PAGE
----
The efficacy of telemedical treatment and the uneven geographical distribution of medical professionals in rural areas are key drivers that the Indonesian Ministry of Health in collaboration with Gojek and Halodoc and Grab and Good Doctor via GrabHealth platform launched remote medical services to overcome the coronavirus pandemic. The MoUs were taken place on 23 March, and other local healthtech platforms such as Alodokter  confirmed to follow the project soon.

“Indonesia has recorded around 1,200 deaths by the Covid-19. As the number of cases and mortality rate surge, it is crucial to note why innovation is important”, said Head of Medical Good Doctor Adhiatma Gunawan on SDG Virtual Talks’ Berobat Online: Cara Baru Selama Pandemi.

“Given the fact that hospitals are of threatening places for any infections during tough time like this, telemedicine exists by turning down the number of the in-person meetings between a patient and a doctor for (periodical) consultations and prescriptions, and so it may potentially reduce the number of secondary or tertiary infections that could occur on the way to the hospital or while waiting for the care”, he continued.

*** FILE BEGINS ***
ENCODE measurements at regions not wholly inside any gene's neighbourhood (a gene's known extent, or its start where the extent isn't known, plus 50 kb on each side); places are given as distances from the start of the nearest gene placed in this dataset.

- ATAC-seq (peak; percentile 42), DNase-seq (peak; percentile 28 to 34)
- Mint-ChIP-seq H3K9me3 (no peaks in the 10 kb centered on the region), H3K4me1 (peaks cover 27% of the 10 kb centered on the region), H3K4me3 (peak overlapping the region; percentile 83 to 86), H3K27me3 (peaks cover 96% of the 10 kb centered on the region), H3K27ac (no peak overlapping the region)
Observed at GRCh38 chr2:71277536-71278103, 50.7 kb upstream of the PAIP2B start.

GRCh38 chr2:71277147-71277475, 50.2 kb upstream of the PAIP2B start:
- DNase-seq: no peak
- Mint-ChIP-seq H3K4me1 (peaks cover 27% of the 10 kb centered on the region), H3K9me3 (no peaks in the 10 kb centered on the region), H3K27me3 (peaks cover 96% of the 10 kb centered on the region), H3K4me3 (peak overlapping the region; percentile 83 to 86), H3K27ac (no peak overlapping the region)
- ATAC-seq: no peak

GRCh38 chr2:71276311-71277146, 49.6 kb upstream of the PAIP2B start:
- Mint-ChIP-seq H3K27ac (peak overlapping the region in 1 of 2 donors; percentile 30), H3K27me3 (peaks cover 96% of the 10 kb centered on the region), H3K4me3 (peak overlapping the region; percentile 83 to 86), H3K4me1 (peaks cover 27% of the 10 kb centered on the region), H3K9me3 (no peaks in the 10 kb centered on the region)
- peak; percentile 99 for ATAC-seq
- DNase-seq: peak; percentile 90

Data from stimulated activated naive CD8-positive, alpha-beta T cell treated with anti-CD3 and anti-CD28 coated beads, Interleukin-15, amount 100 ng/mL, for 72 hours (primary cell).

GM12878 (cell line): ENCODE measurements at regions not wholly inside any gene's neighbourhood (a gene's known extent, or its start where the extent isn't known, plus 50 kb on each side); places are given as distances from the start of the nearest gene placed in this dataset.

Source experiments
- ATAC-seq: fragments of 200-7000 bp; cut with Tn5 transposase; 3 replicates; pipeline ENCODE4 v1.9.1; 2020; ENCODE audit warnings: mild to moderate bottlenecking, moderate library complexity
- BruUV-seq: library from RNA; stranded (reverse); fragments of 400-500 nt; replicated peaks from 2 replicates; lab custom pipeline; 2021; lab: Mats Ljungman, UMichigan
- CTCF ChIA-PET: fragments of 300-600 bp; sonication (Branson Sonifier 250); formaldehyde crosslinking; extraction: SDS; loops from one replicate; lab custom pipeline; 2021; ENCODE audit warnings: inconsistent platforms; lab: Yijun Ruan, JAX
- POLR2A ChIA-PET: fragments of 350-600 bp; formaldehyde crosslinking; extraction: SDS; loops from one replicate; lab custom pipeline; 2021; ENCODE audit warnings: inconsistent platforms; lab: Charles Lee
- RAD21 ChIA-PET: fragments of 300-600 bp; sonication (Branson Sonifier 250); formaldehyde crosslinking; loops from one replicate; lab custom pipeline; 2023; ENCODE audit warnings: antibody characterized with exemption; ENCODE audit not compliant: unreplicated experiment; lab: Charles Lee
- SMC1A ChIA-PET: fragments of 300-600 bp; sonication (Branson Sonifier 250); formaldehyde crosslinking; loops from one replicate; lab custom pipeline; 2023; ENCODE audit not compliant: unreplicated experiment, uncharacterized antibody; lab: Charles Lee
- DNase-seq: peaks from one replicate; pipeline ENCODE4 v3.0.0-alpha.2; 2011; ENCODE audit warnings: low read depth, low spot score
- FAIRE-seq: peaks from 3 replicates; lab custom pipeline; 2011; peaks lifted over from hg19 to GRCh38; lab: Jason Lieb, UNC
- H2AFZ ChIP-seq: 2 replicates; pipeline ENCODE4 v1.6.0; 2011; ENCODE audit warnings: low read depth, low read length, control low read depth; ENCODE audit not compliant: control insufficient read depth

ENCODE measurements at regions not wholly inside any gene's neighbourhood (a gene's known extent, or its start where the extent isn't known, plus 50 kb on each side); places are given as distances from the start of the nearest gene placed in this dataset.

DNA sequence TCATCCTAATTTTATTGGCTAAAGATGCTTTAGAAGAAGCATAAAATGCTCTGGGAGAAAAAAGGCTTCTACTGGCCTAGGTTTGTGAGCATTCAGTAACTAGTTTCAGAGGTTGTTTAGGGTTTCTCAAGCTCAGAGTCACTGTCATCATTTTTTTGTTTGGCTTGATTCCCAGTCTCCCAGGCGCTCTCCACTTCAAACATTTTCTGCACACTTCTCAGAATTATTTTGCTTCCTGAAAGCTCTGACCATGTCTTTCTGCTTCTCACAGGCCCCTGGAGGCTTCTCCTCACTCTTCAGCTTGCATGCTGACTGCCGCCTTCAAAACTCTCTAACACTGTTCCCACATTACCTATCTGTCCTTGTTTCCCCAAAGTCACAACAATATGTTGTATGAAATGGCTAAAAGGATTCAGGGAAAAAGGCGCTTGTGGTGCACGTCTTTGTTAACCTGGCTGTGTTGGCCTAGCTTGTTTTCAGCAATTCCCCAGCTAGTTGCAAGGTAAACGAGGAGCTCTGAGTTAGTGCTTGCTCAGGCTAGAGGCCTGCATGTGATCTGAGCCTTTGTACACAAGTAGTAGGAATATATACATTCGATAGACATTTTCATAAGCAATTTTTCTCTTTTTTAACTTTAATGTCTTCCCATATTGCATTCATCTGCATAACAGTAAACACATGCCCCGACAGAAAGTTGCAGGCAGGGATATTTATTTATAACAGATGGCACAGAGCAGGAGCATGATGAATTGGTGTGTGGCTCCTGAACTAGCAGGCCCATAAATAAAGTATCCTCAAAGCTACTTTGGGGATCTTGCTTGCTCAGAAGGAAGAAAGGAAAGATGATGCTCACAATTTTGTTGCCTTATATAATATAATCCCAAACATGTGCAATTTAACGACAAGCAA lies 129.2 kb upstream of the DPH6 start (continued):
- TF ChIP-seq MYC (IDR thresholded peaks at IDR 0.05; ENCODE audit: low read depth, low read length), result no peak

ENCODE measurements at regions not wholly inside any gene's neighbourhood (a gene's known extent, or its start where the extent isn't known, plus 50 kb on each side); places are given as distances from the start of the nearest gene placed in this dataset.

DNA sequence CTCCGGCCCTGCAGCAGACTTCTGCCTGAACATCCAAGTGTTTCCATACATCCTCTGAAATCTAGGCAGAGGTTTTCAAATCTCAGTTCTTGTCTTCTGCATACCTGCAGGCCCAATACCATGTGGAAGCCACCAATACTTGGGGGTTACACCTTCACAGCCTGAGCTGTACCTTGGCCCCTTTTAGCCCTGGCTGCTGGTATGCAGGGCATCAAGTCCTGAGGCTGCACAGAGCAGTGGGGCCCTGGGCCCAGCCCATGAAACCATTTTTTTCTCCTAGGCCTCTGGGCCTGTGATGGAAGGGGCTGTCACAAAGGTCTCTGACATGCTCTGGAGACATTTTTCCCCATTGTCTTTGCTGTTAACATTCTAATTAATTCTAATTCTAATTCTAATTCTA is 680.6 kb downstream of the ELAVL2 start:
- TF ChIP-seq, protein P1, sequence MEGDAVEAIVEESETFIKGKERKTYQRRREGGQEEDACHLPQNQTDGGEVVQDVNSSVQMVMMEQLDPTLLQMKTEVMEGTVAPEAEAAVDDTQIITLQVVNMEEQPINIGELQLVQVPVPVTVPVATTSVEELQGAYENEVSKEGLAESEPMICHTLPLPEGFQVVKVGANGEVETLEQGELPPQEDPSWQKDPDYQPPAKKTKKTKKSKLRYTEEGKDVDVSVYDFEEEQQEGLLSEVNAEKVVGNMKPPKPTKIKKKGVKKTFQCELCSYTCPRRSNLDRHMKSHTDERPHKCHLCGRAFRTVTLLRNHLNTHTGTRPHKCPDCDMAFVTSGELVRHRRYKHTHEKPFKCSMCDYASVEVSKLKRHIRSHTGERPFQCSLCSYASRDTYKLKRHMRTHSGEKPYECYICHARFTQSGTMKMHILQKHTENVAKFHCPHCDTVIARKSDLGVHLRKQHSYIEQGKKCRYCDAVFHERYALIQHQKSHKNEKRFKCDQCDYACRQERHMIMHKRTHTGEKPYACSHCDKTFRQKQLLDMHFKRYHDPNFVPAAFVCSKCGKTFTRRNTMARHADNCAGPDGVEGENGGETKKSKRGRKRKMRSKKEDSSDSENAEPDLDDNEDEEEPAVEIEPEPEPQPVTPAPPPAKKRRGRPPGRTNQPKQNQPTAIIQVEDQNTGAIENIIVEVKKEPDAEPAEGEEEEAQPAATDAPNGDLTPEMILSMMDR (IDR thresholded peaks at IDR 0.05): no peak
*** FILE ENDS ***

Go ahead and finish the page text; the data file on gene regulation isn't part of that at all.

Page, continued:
Healthcare system works best when all participants are all aligned – customers, providers, government agencies, payers and others work together as an ecosystem centered around patient care. There are pros and cons, of course, regarding how telemedicine works. Most people are concerned and questioning the rationale behind the remote treatment and whether or not it’s effective as usual care. However, it is also important to note that telemedicine is not established without medical steering committee and clinical standards. Through telemedicine, doctors are able to continuously identify and manage each patient’s condition, which may prevent patients from not receiving appropriate treatment if their condition worsen.

During ‘special’ times like these – the Covid-19 pandemic and celebration of Eid al-Fitr – we are all struggling with uncertainty and knowledge, but we all want to be healthy and fit as well. We deserve healthy lifestyle and good medical treatment. We all want to extend our life spans with the best health possible.

With the help of advances in technology, telemedicine is enabling people-driven health, thus improving healthcare outcomes as well as the system. Telemedicine is empowering everyone in the ecosystem to take control making more insightful and informed decisions to better manage the patient’s personal health journey, find out if a condition needs medical intervention and determine treatment options. It is also changing the healthcare world for the better.

For more information about the MoU between the Indonesian Ministry of Health, Gojek, Grab, Halodoc and Good Doctor head over to kemkes.go.id/article/view/20032300005/gandeng-gojek-dan-grab-kemenkes-luncurkan-telemedicine-penanganan-covid-19.html